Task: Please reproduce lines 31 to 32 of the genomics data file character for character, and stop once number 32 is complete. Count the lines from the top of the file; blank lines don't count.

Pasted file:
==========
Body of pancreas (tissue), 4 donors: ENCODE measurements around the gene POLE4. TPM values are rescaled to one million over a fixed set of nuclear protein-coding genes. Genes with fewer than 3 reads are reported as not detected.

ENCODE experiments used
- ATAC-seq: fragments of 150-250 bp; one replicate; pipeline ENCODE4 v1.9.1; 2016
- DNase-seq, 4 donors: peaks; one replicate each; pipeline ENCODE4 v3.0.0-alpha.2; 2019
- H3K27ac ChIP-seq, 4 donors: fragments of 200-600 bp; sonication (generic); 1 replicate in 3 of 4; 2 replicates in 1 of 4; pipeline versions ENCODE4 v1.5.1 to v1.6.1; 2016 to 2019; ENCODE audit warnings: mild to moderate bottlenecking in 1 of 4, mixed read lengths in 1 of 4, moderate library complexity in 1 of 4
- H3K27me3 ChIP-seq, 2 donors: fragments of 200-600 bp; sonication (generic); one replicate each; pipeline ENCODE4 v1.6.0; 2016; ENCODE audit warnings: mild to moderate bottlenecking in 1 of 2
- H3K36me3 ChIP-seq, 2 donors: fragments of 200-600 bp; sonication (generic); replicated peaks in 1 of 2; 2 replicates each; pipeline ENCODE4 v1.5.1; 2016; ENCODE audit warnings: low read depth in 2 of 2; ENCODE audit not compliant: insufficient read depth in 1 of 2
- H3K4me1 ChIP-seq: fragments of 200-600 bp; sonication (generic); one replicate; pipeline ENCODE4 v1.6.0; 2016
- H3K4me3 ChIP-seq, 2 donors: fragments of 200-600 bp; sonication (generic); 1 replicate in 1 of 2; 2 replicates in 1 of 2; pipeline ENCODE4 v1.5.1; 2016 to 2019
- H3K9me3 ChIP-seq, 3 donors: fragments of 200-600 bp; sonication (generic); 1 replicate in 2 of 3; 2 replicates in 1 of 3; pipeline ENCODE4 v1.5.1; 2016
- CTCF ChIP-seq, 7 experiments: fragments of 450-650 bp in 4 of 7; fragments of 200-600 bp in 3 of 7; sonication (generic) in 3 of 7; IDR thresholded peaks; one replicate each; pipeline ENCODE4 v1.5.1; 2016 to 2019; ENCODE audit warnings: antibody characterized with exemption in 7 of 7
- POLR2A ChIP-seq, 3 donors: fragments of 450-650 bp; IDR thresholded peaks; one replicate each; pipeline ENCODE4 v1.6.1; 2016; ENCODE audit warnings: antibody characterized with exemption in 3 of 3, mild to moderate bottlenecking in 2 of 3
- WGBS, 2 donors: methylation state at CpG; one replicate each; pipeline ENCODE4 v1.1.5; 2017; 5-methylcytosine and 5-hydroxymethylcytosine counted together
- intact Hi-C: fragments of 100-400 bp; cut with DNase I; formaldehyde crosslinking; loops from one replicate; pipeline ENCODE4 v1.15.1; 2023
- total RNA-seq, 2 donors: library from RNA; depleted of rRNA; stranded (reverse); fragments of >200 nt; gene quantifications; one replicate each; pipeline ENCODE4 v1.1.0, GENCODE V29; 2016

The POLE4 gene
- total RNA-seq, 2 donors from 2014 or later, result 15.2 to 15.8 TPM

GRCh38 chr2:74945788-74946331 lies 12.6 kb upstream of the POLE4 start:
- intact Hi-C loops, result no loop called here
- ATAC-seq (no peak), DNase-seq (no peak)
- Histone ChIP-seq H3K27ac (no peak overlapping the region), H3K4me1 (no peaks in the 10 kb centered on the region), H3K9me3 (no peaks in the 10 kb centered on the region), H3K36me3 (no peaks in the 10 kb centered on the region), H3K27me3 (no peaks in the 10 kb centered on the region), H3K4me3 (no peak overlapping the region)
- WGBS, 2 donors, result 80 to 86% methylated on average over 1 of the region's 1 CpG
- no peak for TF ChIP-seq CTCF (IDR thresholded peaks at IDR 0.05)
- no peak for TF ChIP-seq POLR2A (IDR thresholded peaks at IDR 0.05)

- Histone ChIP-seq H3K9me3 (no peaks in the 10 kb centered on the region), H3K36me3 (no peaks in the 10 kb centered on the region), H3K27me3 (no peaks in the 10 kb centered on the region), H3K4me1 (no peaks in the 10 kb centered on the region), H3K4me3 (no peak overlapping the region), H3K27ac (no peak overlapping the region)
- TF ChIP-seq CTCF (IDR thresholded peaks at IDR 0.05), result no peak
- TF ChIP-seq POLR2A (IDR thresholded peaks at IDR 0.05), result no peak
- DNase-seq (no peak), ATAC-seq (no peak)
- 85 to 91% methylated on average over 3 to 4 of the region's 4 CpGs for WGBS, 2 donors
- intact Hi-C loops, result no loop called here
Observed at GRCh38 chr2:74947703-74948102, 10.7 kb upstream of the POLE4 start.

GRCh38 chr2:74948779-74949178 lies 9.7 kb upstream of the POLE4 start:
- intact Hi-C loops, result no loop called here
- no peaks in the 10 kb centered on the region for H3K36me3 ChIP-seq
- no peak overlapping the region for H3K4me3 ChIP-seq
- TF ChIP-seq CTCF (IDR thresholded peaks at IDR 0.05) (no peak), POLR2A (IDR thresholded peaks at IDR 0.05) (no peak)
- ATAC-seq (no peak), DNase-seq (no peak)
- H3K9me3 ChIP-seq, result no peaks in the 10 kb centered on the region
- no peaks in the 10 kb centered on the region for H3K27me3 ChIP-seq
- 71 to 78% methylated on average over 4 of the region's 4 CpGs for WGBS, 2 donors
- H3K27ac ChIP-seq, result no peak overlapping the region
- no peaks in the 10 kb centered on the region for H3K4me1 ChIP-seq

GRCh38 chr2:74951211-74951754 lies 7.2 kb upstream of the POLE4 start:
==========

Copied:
Observed at GRCh38 chr2:74947703-74948102, 10.7 kb upstream of the POLE4 start.

GRCh38 chr2:74948779-74949178 lies 9.7 kb upstream of the POLE4 start: